My hope: Im­mi­grants seen, treated equally

The Mercury News Weekend - - OPINION - — Var­sha Nekkanti, San Jose

Re: “Bay Area cities join state law­suit over Cen­sus cit­i­zen­ship ques­tion” ( Mer­curyNews.com, May 4):

Cal­i­for­nia is a prime ex­am­ple of the im­por­tance of im­mi­gra­tion to our na­tion’s suc­cess.

Im­mi­grants ap­ply their unique skills to pro­mote eco­nomic growth and bring their dis­tinct cul­tures to di­ver­sify this na­tion. Re­gard­less of the ne­ces­sity of im­mi­gra­tion to our na­tion, the anti-im­mi­gra­tion stance of the cur­rent ad­min­is­tra­tion is un­mis­tak­able. In­clud­ing a cit­i­zen­ship ques­tion on the 2020 Cen­sus is com­pletely un­nec­es­sary. The pop­u­la­tion count would not be ac­cu­rate if peo­ple were ex­cluded on the ba­sis of their cit­i­zen­ship sta­tus, and Cal­i­for­nia would re­ceive less fed­eral fund­ing and rep­re­sen­ta­tion in the govern­ment as a re­sult.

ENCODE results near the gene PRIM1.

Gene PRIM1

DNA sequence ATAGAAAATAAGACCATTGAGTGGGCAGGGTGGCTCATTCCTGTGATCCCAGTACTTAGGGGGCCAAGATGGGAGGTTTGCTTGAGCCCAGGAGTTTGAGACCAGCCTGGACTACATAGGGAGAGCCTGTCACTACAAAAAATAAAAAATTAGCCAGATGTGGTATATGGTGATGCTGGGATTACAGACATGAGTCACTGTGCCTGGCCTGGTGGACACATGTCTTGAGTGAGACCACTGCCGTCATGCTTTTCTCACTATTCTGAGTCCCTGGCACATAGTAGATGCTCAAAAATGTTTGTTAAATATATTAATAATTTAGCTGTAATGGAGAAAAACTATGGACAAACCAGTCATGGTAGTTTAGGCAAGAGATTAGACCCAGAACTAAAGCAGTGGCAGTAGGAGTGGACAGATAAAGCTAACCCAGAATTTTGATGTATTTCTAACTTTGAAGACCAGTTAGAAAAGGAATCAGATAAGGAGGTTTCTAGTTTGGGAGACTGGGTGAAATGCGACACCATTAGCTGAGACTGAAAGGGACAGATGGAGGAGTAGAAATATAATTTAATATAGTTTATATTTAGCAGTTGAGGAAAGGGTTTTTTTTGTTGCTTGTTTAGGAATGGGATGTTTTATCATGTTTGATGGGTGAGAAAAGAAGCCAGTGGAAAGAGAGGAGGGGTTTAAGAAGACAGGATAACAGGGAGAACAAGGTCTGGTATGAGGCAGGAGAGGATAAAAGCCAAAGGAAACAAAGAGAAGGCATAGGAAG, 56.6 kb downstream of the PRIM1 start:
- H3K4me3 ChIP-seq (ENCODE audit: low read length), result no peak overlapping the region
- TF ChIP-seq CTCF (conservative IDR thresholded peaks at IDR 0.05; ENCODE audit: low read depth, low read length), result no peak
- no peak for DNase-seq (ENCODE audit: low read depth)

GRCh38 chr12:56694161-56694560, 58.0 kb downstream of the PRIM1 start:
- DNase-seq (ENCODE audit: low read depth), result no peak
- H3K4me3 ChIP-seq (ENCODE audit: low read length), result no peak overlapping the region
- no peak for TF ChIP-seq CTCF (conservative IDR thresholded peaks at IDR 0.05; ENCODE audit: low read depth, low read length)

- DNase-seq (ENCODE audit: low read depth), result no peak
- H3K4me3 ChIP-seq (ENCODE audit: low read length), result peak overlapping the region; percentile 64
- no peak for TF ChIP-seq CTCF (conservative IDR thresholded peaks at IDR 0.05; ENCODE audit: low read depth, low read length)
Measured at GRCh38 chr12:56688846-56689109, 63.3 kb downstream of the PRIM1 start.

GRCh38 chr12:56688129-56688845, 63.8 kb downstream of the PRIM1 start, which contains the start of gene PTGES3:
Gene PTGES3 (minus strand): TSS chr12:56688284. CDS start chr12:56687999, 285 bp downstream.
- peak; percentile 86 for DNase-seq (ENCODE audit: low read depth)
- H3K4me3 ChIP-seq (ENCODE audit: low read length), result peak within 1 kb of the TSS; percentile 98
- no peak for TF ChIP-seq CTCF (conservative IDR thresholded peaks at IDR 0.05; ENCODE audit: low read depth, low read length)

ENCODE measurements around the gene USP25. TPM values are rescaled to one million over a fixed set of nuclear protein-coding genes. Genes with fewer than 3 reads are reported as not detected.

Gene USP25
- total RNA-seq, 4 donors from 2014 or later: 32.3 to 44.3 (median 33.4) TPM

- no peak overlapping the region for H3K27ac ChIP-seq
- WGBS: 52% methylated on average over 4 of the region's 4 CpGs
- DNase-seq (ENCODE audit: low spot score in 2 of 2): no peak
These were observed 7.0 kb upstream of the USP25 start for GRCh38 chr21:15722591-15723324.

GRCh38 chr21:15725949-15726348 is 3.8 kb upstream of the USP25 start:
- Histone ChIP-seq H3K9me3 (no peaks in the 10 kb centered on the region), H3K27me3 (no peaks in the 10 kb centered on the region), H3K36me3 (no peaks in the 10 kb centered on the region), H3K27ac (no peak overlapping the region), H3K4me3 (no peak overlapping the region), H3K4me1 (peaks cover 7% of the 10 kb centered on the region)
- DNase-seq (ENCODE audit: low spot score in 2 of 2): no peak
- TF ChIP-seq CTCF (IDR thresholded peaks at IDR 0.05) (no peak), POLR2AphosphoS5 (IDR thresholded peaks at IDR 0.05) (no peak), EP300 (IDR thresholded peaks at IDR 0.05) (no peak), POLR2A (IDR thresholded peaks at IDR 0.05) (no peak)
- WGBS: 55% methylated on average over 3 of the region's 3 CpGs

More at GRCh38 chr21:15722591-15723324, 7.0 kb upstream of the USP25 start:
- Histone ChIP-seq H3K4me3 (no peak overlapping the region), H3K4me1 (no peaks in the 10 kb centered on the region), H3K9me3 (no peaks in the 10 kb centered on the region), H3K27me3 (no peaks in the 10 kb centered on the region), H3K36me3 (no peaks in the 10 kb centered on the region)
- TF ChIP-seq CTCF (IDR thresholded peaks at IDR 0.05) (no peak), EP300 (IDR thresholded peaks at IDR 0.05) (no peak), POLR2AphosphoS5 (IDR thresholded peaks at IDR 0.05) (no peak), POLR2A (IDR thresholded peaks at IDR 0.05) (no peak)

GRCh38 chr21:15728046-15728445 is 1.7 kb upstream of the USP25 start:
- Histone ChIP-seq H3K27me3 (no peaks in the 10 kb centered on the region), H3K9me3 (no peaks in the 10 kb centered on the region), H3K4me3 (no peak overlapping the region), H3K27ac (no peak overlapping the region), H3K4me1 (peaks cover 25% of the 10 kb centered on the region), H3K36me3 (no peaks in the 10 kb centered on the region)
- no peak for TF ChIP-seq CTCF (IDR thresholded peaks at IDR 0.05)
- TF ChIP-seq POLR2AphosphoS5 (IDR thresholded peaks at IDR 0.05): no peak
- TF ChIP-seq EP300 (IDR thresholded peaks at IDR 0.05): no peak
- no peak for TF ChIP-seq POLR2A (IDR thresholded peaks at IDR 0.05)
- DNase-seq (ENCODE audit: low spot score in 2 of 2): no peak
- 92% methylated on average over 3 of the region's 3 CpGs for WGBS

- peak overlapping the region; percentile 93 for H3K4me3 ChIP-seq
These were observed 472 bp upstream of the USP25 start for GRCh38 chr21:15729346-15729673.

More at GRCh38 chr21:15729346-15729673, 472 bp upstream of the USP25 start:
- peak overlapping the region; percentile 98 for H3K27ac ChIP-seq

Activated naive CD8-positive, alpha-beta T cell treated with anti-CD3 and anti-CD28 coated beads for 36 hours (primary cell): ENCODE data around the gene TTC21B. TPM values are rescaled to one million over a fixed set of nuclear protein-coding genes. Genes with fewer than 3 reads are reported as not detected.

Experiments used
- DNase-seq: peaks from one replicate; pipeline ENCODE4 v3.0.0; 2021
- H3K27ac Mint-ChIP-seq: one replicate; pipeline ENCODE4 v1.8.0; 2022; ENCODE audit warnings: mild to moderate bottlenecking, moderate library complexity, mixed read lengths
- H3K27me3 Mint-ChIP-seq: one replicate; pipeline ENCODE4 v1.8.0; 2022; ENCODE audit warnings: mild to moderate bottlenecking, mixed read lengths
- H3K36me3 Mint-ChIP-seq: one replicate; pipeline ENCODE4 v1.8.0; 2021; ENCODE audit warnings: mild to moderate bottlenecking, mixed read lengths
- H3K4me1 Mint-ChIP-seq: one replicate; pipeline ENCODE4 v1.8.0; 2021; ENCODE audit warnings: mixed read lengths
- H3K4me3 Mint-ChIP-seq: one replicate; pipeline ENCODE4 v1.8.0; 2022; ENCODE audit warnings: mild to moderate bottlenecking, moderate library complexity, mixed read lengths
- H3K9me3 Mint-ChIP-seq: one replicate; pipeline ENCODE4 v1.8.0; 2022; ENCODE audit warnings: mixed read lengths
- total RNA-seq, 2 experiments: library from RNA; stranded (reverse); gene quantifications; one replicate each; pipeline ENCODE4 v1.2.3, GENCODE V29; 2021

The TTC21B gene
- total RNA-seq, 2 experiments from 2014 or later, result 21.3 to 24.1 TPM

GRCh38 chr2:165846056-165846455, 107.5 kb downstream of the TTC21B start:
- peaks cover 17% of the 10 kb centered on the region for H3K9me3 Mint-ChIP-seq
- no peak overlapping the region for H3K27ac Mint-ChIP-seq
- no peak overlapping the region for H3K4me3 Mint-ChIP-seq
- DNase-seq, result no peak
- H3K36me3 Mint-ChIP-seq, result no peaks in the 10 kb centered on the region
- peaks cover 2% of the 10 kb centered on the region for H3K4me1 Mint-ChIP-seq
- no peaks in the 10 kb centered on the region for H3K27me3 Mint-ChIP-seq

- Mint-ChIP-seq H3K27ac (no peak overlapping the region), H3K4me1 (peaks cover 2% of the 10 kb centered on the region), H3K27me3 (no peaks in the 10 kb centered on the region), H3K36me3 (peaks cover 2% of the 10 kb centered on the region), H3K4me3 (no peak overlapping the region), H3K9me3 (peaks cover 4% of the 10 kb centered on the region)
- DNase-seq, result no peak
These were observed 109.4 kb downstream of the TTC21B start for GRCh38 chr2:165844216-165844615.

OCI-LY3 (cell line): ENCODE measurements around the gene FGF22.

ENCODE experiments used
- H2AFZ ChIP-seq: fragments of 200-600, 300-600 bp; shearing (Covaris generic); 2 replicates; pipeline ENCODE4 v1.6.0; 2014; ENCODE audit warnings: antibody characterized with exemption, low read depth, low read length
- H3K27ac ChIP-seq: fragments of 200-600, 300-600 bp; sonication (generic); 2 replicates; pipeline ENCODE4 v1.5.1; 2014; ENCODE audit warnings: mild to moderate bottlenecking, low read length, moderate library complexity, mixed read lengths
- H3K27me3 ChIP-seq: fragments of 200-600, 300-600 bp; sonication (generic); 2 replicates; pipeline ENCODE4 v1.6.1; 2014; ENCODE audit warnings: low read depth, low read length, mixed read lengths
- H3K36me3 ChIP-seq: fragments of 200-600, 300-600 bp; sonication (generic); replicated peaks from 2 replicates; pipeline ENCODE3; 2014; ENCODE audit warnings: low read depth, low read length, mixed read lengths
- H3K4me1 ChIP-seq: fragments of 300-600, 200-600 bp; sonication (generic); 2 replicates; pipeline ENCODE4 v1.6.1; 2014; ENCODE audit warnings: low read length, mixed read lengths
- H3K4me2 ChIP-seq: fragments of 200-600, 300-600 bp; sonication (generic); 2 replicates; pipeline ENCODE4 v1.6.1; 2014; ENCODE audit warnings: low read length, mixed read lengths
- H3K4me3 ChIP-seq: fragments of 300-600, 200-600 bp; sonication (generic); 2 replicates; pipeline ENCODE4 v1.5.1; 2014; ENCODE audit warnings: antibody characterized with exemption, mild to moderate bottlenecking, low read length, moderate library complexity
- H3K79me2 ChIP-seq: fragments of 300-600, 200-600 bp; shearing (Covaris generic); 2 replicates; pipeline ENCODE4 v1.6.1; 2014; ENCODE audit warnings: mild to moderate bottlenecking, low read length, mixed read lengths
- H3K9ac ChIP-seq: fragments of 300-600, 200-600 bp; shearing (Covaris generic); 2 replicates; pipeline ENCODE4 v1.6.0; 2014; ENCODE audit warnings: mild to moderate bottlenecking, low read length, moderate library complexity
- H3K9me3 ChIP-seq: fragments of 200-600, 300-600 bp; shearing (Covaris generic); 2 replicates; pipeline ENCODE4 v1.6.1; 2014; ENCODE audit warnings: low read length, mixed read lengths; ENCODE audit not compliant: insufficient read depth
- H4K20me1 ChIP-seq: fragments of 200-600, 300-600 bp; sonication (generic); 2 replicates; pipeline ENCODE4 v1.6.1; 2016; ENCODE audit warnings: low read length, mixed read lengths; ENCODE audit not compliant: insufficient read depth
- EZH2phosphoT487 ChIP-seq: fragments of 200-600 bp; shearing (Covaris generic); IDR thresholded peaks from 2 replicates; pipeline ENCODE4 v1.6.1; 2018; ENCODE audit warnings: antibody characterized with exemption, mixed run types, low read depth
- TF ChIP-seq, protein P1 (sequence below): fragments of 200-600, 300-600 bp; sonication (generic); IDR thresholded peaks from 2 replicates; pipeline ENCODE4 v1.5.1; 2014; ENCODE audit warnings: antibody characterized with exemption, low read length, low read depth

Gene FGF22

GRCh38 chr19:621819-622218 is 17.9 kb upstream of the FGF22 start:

At the end of the day, this cit­i­zen­ship ques­tion is another re­minder of the an­tag­o­nism that im­mi­grants still face to­day, de­spite de­serv­ing equal rights and pro­tec­tion. The fact that cities in the Bay Area are chal­leng­ing the ad­min­is­tra­tion gives me the hope that one day im­mi­grants, like my par­ents, can be seen and treated equally.

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